Liked by 1 person

  4. Hello my great great grandfather was born Jan. 21 1869 in Posen Germany and migrated to the USA in April of 1890 and in 1900 his occupation was BLACKSMITH CARRIAGE WORKER in Hartford CT. He was a member of the Lutheran Church and had a Christian burial in 1913 at age 44 he also anglocized his first name from Franz to Frank and he had a cousin immigrate here in 1910 named Joseph Swadeck so I think Frank’s mothers maiden name may have been Swadeck or Joseph’s mother’s maiden name was Ziebarth. Can anyone please help me find birth or church records for hm? Or igration or ship log records? Any and all info will be deeply appreciated. 🙂 Sincerely BRIAN MINO


    • The best thing to do is to gather as much of the information you can on your ancestors and their relatives who immigrated. Then you have a good basis for looking back in the old country. When Joseph Swadek declared his intention to become a United States citizen in 1917, he said he was born in 1877 in Rokietnica, his wife was Stella, and he arrived in New York Feb 1905 on the ship Patricia. The ship manifest for Josef Swiadek said he was going to his brother-in-law Kazimierz Tylkiewicz in Schenectady, NY. When Kazimierz Tylkiewicz died in 1932 on Staten Island, probate awarded his $1,000 estate to his sister Stella Swiadek. Keep following the clues! Good luck!


  5. […] Jankowski and Petronella Musiał, was born in Kaźmierz, Posen. Once part of the German occupied Prussian area of Posen, today Kaźmierz is a village in Szamotuły County, Wielkopolska (Greater Poland). He immigrated […]


  6. […] Jankowski family came from the Posen province in Prussia, the German occupied part of Poland in the nineteenth century. Posen was in the historic region […]


  7. […] My mother’s Skrok, Kasprzyk, Kapuściński, and Witoń ancestors came from the area near Sandomierz in what is now Świętokrzyskie Voivodeship (Holy Cross Province). This was part of the region that was historically known as Małopolska, or Lesser Poland. (This is in contrast to the region called Wielkopolska, or Greater Poland.) […]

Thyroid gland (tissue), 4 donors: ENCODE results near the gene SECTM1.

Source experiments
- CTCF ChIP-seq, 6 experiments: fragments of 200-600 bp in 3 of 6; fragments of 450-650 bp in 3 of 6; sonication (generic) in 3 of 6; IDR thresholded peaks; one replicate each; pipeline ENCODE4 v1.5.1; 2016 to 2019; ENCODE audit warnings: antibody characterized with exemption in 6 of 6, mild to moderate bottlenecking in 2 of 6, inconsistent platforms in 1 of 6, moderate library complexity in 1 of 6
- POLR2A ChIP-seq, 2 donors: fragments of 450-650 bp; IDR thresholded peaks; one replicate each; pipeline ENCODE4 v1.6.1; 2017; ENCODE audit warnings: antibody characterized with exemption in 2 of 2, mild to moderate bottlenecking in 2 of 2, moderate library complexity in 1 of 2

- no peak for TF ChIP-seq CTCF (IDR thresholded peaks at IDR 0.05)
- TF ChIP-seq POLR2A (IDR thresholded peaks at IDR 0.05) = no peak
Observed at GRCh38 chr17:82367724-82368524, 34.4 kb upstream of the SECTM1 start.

8. […] prior to World War I, Szczepankowo, a village in the Dąbrowa area of Mogilno, had been part of Posen, Prussia. It became part of Poland when the Second Republic of Poland was formed after the war. Szczepankowo […]


  9. Thank you SO MUCH for this information! I have been hitting my head against the wall with my brick wall ancestor, my 2nd great-grandfather, Elias “Eli” Nutick for decades! Finally, quite recently, I found his marriage record where he marries my 2nd great-grandmother Margaret Weis(s) in 1870 in Hamilton County, Ohio (her family has been a dream to research going back quite easily to Klingenmünster, Germany where she was born, whereas his has been a nightmare!) and in it his name is clearly listed as Elias Wetg! The story that was told to me by an older family member in the 1980’s was that when his children went to grade school the non-German speaking teacher in Ohio told them their name was Nutick from then on, because that is what she heard when they said their last name! Prior to the 1900 Census the name is listed as Ottic/Otte/Udig/Utic/Udie, and various other ways! I have no idea how Wetg (Weitg) sounded like Ottic/Otte/Udig/Utic/Udie, the census takers or why the teacher heard it as Nutick. But once I understood his name was originally Wetg (Weigt), I found DNA matches to a Weigt family from Rawitsch, which was at the time part of Prussia but is now in Poland.

    Liked by 1 person

  10. Kathleen Atwood said:

    My great grandfather, Stephan Baranowski was born in 1855 in Poznan ( or Posen , oe Germany, or Prussia, or Russia, acc. To US censuses and other US records). He came unmarried in 1881 through Hamburg to New York. His last place of residence was listed as Beestland, Pommern. Acc. To a military casualty list (1840s?) his father Andreas was wounded in the hand and his home was listened as Kotlin. He may have died before 1870. Stephan’s widowed mother Marianna (b.1827) came to the US in 1891, her last place of residence was noted as Kotlin. She apparently had sister name Agnieszka Michalska. On the back of the photo was a studio imprint of Ostrowo. A potential Baranowski relative contacted me and we have very similar names and dates in our families. Her family was from Bydgoszcz, where nearby there are towns Ostrowo and Kotlin. Another family member claims he heard it was Lubuskie or Lubelski and entered it in their family tree as such.. Based on the confused information I’ve offered, can or would anyone help me narrow down the search area to look in, someone more familiar with Poland’s geography?